Members of Derbyshire LGBT+ Ltd.'s Golden Rainbow project

February marks LGBT+ History Month, which aims to promote equality and diversity across Great Britain.

A series of events and activities are planned as part of LGBT+ History Month across the country.

Despite equal rights legislation and attitudes changing over time, there is still inequality across Great Britain and the rest of the world, with the LGBT+ community facing barriers and discrimination.

At the Trust, we work to ensure that where you live does not unfairly reduce the length of your life, or the quality of your health - this includes marginalised people across the LGBT+ community.

The Trust has funded more than 2,800 local projects since 2011, including projects which support the LGBT+ community. We fund projects that offer support and an open, safe space for LGBT+ individuals in communities to make sure their voices are heard.

The Trust-funded project QUACY is run by The Kite Trust, and provides a regular drama group for LGBT+ young people living in and around Cambridge.

The weekly theatre based group supports young LGBT+ people to come together and engage in a programme of positive activities that will help create social networks and help improve their confidence.

Jack, who is one of the project workers, said that being involved was having a positive impact on its members.

He said: “It’s a great opportunity to meet other LGBT+ people, make friends and address issues related to sexuality and gender in an environment that encourages positive creative expression.

“Members have complete control of the stories they wish to develop and are given free rein to lead, develop and dramatise scenes from their own lives, or anything they want to explore.

“It is important to combat isolation and create a sense of community for members. Some members go to the same school but had never spoken to each other before coming along to the project.

“The project is so important because it helps unite members’ identity as well as their passion for the arts.”

Jack says that by being involved in the project, members are starting to build their confidence. He said: “There were some members who felt incredibly awkward and didn’t speak the first time they came along but now they are really getting involved and sharing their ideas and opinions.”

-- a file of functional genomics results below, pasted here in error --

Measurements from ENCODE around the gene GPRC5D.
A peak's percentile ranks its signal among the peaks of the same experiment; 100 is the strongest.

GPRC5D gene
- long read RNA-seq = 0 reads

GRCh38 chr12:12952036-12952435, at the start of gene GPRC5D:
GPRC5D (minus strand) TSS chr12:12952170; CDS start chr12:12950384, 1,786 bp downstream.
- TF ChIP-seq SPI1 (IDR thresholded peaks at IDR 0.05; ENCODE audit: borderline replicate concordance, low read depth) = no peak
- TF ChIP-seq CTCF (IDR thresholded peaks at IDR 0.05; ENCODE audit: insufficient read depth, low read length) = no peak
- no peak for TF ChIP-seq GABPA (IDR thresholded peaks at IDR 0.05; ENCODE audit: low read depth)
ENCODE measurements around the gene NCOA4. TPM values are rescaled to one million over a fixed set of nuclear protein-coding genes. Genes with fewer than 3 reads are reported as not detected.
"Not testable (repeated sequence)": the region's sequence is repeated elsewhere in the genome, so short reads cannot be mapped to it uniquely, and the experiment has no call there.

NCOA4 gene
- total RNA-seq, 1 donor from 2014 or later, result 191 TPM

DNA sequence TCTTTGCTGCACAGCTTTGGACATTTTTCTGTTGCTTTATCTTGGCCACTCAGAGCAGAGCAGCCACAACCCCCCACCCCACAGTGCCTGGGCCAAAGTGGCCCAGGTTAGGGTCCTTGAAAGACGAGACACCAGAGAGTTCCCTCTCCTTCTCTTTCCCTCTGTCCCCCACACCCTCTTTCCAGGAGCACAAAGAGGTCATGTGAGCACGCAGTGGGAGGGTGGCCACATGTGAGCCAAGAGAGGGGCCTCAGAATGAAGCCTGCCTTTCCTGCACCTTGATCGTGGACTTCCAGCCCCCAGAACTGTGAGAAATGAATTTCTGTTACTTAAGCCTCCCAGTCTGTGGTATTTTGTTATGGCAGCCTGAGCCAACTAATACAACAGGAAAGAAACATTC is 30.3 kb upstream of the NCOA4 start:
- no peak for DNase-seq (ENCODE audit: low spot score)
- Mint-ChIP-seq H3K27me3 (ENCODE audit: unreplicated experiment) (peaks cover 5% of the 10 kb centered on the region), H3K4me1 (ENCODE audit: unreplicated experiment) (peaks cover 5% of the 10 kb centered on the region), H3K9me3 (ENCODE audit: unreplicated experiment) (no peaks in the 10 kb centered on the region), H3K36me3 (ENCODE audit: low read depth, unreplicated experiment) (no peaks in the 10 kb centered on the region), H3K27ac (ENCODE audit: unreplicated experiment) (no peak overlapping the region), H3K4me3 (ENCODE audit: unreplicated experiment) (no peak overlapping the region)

Supporting and empowering the LGBT+ community is an important part of our vision and mission to create an equal and fairer society for all.

Ian Robson, CEO of Derbyshire LGBT+ Ltd, says that it is as important as ever to support the LGBT+ community, particularly the older generation.

He said: “LGBT+ older people are a forgotten and ignored group, they can be ignored by the LGBT+ communities who focus on youth and don’t want to think about getting older. They can also be ignored by the wider community, who only see LGBT+ people as young.

“It is common for older members of the LGBT+ community to not have family support, many will have had to give up families or have been disowned for being gay, lesbian or trans. They won’t usually have had children, so as they get older they start to lose partners and friends, they find their world decreasing until for some they become isolated and lonely.

“To understand this group within our society, you have to understand their history, many of them will have lived before the 1967 partial decriminalisation of homosexuality, when it was illegal to be gay and even after the law changed, things didn’t get much better.

“If we look to the 1980s, prejudice and violence were common for the LGBT+ communities. This is a community that has lived in fear for their lives and as they get older sometimes do not come out to GP’s, social workers etc. They instead hide and try not to access services and support in fear of being treated badly.

“Our Golden Rainbow groups, which are funded by the Trust are vital, not only in reducing isolation and loneliness but in informing members of the support that is available and supporting them in accessing support.

“For some of our members, it is their only opportunity to socialise and have the opportunity to meet people. As part of the group we have an LGBT+ history project called ‘other stories’. This allows the group to reminisce and share their own stories, which for many are emotional and cathartic. Some members have chosen to have their stories recorded orally on tape or videoed. A lot of LGBT+ history has been hidden and destroyed and this allows us to record these valuable stories, which cover an amazing time in history for LGBT+ people.”

Every year, there are numerous events up and down the country and different ways that you can get involved.

To find out more, visit:

To read more blogs from the Trust, click here.

Support us, play The Health Lottery!